Melissa (kollidascope) wrote in beatgen,

Being Beat

I am glad I asked the question "what makes you beat" because the two responces I got really answered it for me. I see it as finding yourself not only through music, art, and literature, while that is a big part of it. But finding your self through the world and the way you live. I am very happy and excited with this new revolation in my life. I am currently reading a biography about Jack Kerouac. What are you reading and listening to right now? Any suggestions for me?
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If you want a good book to read, try A Heartbreaking Work of Staggering Genius by Dave Eggers. That book is amazing (Eggers has been called the modern day Kerouac, though he's more like Ferlinghetti, starting his own publishing house ((McSweeny's)) and all). Right now I'm on a freak folk binge, specifically Devendra Banhart. That man is a hell of a musician.
Thank you so much. I will have to check them out!
which biography are you reading?
King of Beats; Jack Kerouac a portrait By Barry Miles
i meant to answer that last question

i think a defining characteristic of the beat is a transcendent understanding of themselves and their place in the world. perspective.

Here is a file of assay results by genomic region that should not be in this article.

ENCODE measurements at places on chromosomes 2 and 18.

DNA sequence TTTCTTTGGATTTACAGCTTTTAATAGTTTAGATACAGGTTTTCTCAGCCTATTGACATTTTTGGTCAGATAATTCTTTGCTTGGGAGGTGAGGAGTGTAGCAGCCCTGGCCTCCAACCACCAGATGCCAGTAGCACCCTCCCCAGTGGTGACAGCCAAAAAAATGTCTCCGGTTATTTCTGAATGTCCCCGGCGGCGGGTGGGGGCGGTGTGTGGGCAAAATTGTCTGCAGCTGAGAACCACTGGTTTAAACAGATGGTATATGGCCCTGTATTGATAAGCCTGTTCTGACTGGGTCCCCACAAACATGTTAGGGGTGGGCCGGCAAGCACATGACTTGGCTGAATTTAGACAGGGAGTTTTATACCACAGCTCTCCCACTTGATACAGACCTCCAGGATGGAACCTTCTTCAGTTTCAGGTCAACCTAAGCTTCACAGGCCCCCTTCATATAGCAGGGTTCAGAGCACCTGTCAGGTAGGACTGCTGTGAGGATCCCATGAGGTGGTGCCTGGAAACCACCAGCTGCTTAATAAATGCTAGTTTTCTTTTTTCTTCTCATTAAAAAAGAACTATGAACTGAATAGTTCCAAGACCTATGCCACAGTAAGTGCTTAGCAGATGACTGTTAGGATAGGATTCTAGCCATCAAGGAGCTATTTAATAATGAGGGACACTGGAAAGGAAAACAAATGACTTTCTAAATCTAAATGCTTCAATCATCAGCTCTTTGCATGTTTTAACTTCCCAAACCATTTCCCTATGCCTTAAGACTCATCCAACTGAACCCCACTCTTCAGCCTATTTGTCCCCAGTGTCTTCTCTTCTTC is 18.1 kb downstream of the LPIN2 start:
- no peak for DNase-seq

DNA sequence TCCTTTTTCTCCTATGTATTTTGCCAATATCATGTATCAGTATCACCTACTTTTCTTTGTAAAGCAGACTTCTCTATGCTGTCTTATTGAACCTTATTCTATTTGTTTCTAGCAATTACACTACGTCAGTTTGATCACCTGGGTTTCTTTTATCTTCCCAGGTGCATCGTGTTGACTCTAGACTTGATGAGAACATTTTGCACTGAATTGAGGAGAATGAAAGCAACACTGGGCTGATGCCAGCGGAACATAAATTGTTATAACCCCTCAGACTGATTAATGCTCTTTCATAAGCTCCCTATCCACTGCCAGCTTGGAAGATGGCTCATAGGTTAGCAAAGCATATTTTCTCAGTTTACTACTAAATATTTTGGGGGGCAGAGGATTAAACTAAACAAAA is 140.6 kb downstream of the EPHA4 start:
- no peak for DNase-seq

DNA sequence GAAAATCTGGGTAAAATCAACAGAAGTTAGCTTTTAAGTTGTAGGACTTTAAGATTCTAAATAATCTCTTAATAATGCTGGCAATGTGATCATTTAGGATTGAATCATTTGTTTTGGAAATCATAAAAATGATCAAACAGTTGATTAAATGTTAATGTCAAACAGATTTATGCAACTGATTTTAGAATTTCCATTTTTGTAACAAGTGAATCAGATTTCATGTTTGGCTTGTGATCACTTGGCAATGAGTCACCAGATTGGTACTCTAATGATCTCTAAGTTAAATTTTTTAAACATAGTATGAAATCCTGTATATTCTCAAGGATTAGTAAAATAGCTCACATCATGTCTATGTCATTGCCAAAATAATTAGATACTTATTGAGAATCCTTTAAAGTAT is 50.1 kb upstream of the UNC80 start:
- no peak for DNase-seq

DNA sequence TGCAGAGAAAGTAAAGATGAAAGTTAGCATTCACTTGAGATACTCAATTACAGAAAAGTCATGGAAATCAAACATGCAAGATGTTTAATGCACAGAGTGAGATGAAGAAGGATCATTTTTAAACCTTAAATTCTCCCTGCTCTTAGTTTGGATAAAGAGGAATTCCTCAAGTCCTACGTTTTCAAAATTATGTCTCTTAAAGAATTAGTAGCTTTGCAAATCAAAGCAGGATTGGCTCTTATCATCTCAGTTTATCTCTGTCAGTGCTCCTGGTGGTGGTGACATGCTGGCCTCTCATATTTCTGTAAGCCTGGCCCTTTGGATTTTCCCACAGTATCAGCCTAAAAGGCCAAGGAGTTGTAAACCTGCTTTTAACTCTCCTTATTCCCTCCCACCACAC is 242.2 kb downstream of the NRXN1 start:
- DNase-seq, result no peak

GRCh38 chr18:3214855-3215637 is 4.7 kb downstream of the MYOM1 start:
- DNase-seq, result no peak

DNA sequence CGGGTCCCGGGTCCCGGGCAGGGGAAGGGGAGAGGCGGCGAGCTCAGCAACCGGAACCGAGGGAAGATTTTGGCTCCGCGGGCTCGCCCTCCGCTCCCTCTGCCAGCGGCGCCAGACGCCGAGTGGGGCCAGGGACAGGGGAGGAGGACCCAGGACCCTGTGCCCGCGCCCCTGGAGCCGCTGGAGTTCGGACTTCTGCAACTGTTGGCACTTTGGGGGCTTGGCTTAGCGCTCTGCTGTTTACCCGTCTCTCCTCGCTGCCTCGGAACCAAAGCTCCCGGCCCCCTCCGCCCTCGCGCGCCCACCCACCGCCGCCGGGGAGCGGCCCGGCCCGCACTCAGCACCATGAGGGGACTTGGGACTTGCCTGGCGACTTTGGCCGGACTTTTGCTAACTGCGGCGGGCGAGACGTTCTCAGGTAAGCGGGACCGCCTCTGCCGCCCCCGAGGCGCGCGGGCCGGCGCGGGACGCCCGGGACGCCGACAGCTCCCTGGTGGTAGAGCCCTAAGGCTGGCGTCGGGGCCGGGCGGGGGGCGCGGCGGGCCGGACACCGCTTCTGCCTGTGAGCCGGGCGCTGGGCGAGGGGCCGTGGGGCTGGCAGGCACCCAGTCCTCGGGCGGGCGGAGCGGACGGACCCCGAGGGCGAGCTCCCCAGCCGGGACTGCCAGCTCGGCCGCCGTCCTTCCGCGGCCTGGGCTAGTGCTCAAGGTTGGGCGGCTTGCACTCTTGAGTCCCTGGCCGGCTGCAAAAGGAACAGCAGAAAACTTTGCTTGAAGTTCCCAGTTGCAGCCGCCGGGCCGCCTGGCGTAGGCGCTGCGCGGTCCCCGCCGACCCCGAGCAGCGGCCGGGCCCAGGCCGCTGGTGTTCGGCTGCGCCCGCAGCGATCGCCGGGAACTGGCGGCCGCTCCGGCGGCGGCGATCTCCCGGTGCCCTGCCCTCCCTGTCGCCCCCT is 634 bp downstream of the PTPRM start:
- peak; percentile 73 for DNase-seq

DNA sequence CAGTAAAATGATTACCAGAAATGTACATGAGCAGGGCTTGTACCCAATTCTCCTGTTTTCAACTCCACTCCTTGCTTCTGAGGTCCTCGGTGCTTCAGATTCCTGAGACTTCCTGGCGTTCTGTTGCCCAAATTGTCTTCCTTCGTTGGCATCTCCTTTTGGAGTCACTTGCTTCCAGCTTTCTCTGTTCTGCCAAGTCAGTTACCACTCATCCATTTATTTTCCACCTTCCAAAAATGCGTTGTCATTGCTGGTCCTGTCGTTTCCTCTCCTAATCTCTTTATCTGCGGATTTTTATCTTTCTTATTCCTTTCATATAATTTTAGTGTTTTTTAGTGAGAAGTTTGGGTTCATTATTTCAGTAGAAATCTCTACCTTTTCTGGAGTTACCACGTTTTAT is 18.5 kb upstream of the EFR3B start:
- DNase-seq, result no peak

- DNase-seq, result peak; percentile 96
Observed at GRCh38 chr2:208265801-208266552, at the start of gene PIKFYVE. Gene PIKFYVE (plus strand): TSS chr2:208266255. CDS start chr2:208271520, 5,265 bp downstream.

listen to some jazz, dudes did some wild shit. miles davis - bitches brew is mindblowing.
Do you think Jack Kerouac relates to Whitman or Thoreau in any way? I was reading a poem by one of them and was wondering--is he ecer considered a transcendental writer?
as for a good read-> "The diving bell and the Butterfly", and check out James Blunt, he's an amazing honest singer/songwriter/artist, who is just comming out in the states.
I'm about half way through w/ Desolation Angels by Jack Kerouac
Beat? What's that? Years ago, an old girlfriend called me 'beatboy' in a poem of hers. It felt good. That's the closest I've ever gotten.

A good book is the Outlaw Bible of American Poetry. It's huge. It cost me $40. I put a lot of the poets on my interest list - find their stuff on the internet to save $40, or just look for a cheaper copy.

Hello --
I discovered this book through a friend this past winter and practically read it cover to cover in one sitting....

I work on fire lookout restoration in the Cascades of Oregon, and so was intrigued of this tale of the time spent by three of the Beat poets -- Gary Snyder, Jack Kerouac, and Phillip Whalen -- on fire lookouts in the North Cascades of Washington State in the early to mid-50's. Kerouac was the lookout at Desolation Peak, where he wrote on a little spiral notebook most of "Desolation Angels", for example.

But the book gives a lot of background history of all three people, including Kerouac's time in Mexico and a lot of there hanging out in the Bay Area. There is also a very exact account of the first reading of "Howl" by Allen Ginsberg in October of '55, I believe it was, at the Six Gallery reading in San Francisco.

This book also has some spectacular photos of the lookouts, which for the most part remain today, and have become "meccas" of pilgrimage for beat lovers all over the world.

Highly recommended....